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A Needed Revival

By Hyman Appleman


Classics header.jpgSome people think the need for a revival is a sign of decadence in a church. This is not always so. In the New Testament, in the Old Testament, in Christian history, revivals have been a part of God’s plan for the advancement of the Kingdom. This is natural. This is spiritual. This is psychological.

It is impossible for a farmer to be always harvesting. The same is true of the Lord’s work. We cannot have a perennial revival. We are so constituted that it is impossible for us to be always on the heights. We would go mad with the strain. We could not endure it. The flesh is still with us.

What many people call revivals are not revivals at all. You have heard of revivals with supposedly great singing, great preaching—and with few if any noticeable results. Such meetings are not revivals. You will know it. You will witness it when it comes. Mere preaching is not enough.

We want something that will make people know there is a God in heaven, that the Bible is His Word, that the promises of God are yea and amen in Christ. A real revival shakes, breaks, melts, molds, and causes the power of God to flow over the hearts of people.

We want a revival. God is ready to give it. He will give us that kind of victory the minute we make room for it. Let us, therefore, consider the purpose and the price of a revival.

The first purpose of a revival is to expose sin in the hearts and lives of God’s people, and in the hearts and lives of the unsaved multitudes. I can say by experience that nothing can convict of sin, bring people faster and more definitely to a realization of their sins than a revival of religion.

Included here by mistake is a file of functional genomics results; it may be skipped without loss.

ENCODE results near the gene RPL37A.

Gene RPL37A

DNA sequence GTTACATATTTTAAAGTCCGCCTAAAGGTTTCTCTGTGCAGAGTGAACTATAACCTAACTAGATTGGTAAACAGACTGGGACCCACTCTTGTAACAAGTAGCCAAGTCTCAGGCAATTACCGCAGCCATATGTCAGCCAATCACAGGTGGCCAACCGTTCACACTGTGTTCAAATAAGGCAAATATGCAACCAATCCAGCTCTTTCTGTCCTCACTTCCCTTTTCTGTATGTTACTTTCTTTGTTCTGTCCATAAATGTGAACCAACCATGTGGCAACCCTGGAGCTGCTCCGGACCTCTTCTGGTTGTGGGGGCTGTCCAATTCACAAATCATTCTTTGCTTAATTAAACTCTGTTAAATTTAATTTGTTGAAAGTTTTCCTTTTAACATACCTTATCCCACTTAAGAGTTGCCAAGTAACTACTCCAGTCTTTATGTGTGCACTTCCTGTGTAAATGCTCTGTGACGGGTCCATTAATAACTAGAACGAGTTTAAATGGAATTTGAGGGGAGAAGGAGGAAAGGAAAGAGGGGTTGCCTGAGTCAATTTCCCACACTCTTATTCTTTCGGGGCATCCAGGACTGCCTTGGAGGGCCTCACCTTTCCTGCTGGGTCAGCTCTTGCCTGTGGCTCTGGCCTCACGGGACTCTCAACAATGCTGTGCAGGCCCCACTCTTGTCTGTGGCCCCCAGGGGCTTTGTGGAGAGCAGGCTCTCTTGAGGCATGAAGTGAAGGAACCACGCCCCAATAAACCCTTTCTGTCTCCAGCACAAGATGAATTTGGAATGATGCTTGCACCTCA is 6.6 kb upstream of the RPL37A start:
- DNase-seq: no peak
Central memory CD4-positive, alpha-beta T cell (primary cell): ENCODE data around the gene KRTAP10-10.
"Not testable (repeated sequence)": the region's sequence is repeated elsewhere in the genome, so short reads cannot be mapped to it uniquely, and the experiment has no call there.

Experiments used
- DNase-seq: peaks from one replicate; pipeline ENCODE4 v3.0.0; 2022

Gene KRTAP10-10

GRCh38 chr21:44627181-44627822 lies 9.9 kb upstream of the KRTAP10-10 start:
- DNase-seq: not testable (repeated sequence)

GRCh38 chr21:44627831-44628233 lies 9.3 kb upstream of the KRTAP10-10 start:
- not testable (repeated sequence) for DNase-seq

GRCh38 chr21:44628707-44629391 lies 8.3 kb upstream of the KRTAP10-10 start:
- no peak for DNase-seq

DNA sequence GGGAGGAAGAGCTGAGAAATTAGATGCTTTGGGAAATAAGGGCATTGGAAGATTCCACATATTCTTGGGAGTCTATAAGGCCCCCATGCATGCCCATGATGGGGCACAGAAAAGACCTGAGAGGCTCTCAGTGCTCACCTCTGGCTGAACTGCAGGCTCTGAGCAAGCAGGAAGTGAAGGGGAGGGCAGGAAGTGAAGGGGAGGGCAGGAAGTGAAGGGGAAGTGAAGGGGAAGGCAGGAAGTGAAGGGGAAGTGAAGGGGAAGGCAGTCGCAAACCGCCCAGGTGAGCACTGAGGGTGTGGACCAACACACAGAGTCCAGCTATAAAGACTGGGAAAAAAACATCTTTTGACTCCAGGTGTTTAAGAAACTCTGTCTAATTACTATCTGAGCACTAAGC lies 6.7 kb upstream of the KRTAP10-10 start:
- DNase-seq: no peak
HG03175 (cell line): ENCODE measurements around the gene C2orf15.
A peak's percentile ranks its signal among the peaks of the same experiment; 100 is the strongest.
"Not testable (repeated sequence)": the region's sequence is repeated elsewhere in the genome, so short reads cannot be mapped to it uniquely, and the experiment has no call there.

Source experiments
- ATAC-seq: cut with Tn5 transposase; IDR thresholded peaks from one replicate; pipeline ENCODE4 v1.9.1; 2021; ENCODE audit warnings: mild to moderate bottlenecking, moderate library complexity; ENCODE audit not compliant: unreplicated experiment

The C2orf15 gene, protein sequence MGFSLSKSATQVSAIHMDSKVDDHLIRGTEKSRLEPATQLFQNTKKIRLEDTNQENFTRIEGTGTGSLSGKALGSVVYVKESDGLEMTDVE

The second purpose of a revival is to enlist souls. First, we must seek to enlist God’s people. Why are our churches half empty? Why do not souls come to Christ? Because Christians are not sufficiently concerned about the work of the Lord. We have to enlist God’s people.

We must enlist also the unsaved, bring them out of darkness into light, lead them from hell to heaven, from sin to salvation, from iniquity to righteousness.

The third purpose of a revival—the chief purpose, the highest passion, the only purpose God can really bless—is to exalt the Lord Jesus Christ. I am very much afraid that one, if not the chief, reason why God is not blessing our efforts more is that we are selfish, that we have no thought for the glory of the Lord Jesus Christ.

If we are in love with Jesus, if we have a passion for Jesus, no matter what the difficulty, no matter what anybody else does, our passion for Christ will drive us to give, to pray, to do. We need to exalt Christ. Only by enthroning Christ can we claim the promises of God, the fullness of His Holy Spirit, the answers to our prayers.

Price of Revival

What is the price of a revival? What did Moses have to pay? What did Samuel have to pay? What did Elijah have to pay? What price did Peter and Paul and Luther and Wesley and Whitefield and Spurgeon and Moody and Billy Sunday have to pay?

Each of us has to pay the same price—exactly the same price. There is no difference. There never will be any difference. God has never changed His terms. Power is costly. The most expensive power in all the world is the power of Pentecost. The price is high—but we can pay it. Here is how.

We must have a personal devotion to the Lord Jesus Christ. If you will study the biographies of these men I mentioned, you will find that they were characterized by one outstanding attitude. They were in love with the Lord Jesus Christ.

The second price of a revival is a purposeful compassion for the souls of men. I mean the kind of compassion that gives us no rest nor peace until we give the best of our thought, the best of our talents, the best of our time, the best of our efforts to seeking out the lost for the Saviour.

The third price that we must pay for this revival is persistent intercession. If you believe the Bible is the Word of God, if you believe the promises of God are yea and amen in Christ, if you believe God can give us a revival, I implore you, from this moment on, without rest or cessation, let us lift our cities to God’s throne of grace. Let us keep them there in the white heat of our prayers until God answers by fire and sends us a revival from above. 

HYMAN APPLEMAN (1902–1983) was born in Russia to orthodox Jewish parents who moved to America in 1914. At age 28, he was converted to Christianity, causing his parents to disown him. He attended Southwestern Baptist Theological Seminary and became one of the greatest evangelists of his generation.


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